There’s just something about Zooeys/Zoes. Between Deschanel and Kazan, we’ve been blessed with buckets-full of whimsical charm, not to mention talent. While the former can sing and act, don’t sleep on Kazan, who’s appeared in more than a dozen films including Revolutionary Road and Meek’s Cutoff and also wrote and starred in 2012’s critically acclaimed Ruby Sparks.

These days, the granddaughter of movie biz legend Elia Kazan is co-starring with Daniel Radcliffe in What If, a fun romantic comedy about friends falling in love—plus the mythic, Elvis-approved Fool’s Gold Loaf. We met up with her in Manhattan to discuss classic rom-com subject matter. You know, like World War II non-fiction, Richard Ford and South Dakota oil fields.

A lot of your recent stuff, you’ve played very full, real characters. So what really drew you to Chantry?
The script was really funny and smart. I felt a recognition of a situation that me or my girlfriends could’ve been in. I really admired the way Chantry handled it. I feel like she is a really moral person, and she’s trying to have a moral reaction, but she’s also having feelings, and how she deals with that was interesting to me. And I really loved Goon, the movie that Michael Dowse made right before this, and I thought that he would handle the subject without sentimentality and bring a lot of humor to it. Also to work with Dan.

“The scene when we’re in the diner and we’re talking about poop, a lot of that was improvised, and then, you know, there’s some other stuff.”

You guys had an awesome dynamic in a lot of those scenes.
I loved making this movie with him.

How much of that was on the page or you guys just riffing?
We did a lot of improv because Michael Dowse comes from a comedy background, and he would, whenever possible, put two cameras on us and let us run, but truthfully, not a lot of that ended up in the movie because the script was so strong to start with. You can see it. The scene when we’re in the diner and we’re talking about poop, a lot of that was improvised, and then, you know, there’s some other stuff. There was a looseness on set where you could throw some things in, but there’s really no need to improvise when the script’s that strong.

The script didn’t make it easy on you guys. In a standard rom-com your boyfriend would’ve been a douchebag…
Yeah. Like an over-handsome douchebag. Completely.

As an L.A. native, would you ever want to do an L.A. movie?
Yeah, def. I love L.A. movies. Like Punch Drunk Love. I mean, he’s [Paul Thomas Anderson] one of my favorite filmmakers of all time. But also even movies as silly as Valley Girl, I’m into. I like L.A. culture. Fast Times is one of my favorite movies and Clueless. Some movies I look at, and I’m like, well, I don’t recognize that Los Angeles, but I think it’s a pretty fertile breeding ground for cinema like The Long Goodbye.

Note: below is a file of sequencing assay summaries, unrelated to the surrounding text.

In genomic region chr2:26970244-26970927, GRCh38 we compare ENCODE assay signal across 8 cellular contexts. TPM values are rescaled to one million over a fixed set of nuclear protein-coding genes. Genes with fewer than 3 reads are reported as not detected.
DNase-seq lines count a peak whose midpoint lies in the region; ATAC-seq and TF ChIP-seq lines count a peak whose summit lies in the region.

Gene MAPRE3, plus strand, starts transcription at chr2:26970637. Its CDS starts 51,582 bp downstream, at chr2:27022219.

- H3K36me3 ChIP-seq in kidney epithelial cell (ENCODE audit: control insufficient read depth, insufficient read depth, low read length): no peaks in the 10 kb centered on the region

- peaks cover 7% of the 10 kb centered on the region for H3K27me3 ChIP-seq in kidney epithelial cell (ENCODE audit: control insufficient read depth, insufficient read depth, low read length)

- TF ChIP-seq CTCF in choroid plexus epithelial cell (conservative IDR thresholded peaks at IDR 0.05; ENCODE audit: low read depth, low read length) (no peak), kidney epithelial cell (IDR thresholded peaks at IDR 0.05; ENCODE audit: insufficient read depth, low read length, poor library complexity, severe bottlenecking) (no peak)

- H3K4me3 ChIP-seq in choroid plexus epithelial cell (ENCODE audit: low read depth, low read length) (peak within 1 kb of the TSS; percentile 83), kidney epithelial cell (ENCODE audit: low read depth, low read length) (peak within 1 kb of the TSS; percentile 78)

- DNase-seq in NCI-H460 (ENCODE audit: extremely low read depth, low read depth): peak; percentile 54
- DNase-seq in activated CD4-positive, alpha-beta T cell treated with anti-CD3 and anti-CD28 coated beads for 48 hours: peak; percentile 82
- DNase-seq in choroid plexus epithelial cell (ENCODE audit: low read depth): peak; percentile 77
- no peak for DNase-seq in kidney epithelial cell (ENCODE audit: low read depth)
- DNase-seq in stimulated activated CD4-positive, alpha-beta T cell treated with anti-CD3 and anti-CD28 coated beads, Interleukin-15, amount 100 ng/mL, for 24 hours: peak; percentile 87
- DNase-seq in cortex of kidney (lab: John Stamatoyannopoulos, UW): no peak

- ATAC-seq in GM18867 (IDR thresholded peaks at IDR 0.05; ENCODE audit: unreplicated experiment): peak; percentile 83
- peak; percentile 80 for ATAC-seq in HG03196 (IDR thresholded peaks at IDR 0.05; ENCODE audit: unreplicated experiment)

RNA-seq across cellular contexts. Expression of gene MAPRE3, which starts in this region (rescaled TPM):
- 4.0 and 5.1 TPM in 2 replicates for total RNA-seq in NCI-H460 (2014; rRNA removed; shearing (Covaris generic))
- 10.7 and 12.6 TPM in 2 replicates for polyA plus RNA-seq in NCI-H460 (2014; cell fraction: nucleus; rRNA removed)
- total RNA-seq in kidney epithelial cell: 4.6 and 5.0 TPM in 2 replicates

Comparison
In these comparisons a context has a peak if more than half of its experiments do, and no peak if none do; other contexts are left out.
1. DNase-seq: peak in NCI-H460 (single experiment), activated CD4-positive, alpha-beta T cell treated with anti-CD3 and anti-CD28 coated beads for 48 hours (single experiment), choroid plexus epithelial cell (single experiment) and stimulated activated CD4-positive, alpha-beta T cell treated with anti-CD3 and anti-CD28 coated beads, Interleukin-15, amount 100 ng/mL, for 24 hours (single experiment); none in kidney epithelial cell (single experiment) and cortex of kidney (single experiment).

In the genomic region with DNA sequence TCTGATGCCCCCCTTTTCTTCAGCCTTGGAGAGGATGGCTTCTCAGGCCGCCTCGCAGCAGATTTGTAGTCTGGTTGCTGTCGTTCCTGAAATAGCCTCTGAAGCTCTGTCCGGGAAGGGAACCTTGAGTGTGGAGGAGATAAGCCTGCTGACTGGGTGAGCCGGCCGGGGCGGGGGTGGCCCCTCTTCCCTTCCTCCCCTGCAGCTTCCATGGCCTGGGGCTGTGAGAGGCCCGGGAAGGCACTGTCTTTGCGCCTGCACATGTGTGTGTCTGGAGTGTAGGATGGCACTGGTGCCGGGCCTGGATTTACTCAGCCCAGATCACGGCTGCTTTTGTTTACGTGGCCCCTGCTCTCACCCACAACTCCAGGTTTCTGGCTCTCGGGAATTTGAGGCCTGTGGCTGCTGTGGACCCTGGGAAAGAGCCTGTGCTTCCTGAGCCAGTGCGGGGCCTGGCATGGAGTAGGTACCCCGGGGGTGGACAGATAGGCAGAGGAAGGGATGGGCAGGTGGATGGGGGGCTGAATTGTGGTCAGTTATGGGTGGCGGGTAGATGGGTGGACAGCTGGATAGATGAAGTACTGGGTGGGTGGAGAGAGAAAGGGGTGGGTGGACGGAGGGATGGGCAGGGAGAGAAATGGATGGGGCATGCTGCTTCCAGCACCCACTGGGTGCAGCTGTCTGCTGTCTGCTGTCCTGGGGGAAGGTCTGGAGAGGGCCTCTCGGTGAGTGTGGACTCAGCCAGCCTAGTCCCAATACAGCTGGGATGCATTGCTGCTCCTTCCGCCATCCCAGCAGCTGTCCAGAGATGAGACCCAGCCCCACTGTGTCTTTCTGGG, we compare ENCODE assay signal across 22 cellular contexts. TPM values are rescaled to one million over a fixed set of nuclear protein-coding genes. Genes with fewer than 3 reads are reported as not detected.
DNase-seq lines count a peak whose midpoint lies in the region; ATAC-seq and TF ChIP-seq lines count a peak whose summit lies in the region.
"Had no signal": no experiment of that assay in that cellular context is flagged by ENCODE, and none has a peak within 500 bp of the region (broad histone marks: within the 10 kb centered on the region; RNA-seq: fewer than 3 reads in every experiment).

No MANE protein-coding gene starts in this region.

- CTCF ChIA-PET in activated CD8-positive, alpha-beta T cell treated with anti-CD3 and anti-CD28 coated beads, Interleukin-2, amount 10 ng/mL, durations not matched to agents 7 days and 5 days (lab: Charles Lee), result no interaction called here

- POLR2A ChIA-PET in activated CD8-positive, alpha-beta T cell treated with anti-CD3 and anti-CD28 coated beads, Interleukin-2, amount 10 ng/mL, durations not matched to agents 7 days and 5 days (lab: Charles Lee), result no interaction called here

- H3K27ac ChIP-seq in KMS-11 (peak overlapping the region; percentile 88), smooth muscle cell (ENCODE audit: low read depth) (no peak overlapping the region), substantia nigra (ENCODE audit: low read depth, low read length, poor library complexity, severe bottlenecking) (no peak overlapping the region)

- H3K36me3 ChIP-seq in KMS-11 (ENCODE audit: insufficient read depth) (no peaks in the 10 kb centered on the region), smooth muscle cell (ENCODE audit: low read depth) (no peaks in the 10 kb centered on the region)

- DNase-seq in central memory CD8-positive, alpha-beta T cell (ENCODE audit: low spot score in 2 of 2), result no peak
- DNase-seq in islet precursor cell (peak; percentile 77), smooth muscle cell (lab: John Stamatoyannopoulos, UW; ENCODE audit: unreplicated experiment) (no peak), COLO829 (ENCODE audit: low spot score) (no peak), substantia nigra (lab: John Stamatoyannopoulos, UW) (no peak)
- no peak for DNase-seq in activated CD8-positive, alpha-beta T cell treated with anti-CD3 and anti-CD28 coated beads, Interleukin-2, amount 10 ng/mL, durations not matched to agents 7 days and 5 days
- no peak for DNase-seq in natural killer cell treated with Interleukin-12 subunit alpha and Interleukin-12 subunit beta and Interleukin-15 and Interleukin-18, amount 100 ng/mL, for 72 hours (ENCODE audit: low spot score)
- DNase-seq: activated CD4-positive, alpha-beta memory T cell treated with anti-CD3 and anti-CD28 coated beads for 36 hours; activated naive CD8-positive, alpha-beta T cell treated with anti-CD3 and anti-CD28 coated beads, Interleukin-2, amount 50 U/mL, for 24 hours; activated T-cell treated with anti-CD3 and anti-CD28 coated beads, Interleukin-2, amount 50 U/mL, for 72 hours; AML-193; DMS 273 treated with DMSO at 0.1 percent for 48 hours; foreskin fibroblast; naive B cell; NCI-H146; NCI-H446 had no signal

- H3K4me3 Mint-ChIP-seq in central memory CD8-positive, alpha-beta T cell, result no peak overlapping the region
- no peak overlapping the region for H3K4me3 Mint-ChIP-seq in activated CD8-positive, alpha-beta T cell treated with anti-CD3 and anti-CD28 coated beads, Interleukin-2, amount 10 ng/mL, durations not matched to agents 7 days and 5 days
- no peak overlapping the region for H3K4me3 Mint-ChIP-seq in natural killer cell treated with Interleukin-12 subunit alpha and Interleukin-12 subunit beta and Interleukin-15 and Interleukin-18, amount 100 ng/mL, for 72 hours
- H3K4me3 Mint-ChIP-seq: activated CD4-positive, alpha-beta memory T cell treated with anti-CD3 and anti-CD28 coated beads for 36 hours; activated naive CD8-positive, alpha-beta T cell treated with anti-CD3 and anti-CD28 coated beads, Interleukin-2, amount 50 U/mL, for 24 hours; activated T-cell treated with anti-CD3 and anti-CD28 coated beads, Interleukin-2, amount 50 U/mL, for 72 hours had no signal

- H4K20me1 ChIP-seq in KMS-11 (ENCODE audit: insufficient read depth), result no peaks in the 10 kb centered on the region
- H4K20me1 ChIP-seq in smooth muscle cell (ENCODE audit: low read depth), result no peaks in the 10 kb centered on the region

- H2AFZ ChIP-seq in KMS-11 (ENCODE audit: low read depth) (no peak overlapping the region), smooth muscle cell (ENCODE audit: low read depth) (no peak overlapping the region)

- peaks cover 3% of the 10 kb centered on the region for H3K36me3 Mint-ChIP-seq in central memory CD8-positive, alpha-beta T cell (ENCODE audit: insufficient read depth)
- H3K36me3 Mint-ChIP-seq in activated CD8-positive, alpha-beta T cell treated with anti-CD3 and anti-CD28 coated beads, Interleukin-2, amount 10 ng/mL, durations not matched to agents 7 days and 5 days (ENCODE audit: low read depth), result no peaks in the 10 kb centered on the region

I was reading some of Dan’s interviews for What If, he kept mentioning that you were recommending him novels and that you’re very highbrow.
Oh shit. That’s so embarrassing.

What are you reading?
I am reading this book [a Ray Bradbury novel], which is fantastic.

He’s an excellent writer.
He is an excellent writer, and this book is amazing, and my father gave it to me a long time ago, and I just never got around to reading it, and now that I’m reading it, I feel like an idiot for not reading it sooner. It’s so amazing. I’m just starting Mark Harris’ new book [Five Came Back], which is called…fuck, I can’t remember. It’s about World War II films and these five directors who actually went and served time in the war, but it’s really a cool non-fiction book.

That sounds awesome.
It’s sitting on my fucking bedside. That’s so annoying. Mark, I tried to plug your book.

daniel-radcliffe-zoe-kazan-what-ifWhy does it always rain on we? Conflicted Kazan shares an umbrella with Friend Zone president Radcliffe.

Are you doing any more collaborations with [long-term boyfriend] Paul Dano?
Sort of. He wants to direct a film next year that we are adapting together from Wildlife by Richard Ford.

I really like his stuff.
This is one of his novellas. It’s a really beautiful family story. So that’s sort of a collaboration, but I don’t think we’ll act together again for a while.

Would you try to shoot in Montana?
Yeah. In fact, we’re about to go out to Montana in two weeks to take a look because we want to shoot it this time next year.

Sounds like it’ll be beautiful.
I hope so. I’ve never actually been to Montana. I’ve been almost everywhere else in the Northwest, but I’ve never been to the state of Montana. I really want to go. I’m so excited. We’re going to drive. We’re going to drive from Brooklyn. I want to go to the Badlands and South Dakota.

South Dakota’s crazy with the oil fields…
We want to go see the oil fields. Paul has a friend whose brother works those oil fields, and there’s so much money, but there’s no infrastructure for all those people. So men are making hundreds of thousands of dollars but sleeping in their cars there because there’s no place for them to sleep because the hotels are all booked. Isn’t that crazy?

Yeah, it’s like a lawless gold rush town.
Totally insane.

So, changing direction, your thoughts on the Fool’s Gold sandwich?
Disgusting. Disgusting. It’s a horrific thing.

But would you admit it’s less disgusting than you would think it would be?
Yes. I do admit that. I do admit that, but I am disgusted by it nonetheless. If one of those fatty components were removed, I think it would be a delicious thing, but buttering the bread, coating the bread in butter before you bake it…

But that’s what prevents it from being soggy.
You’re not winning yourself any points here. That’s disgusting. That’s horrific. You could just toast it and have the same effect.

That is a very valid argument.
Thank you.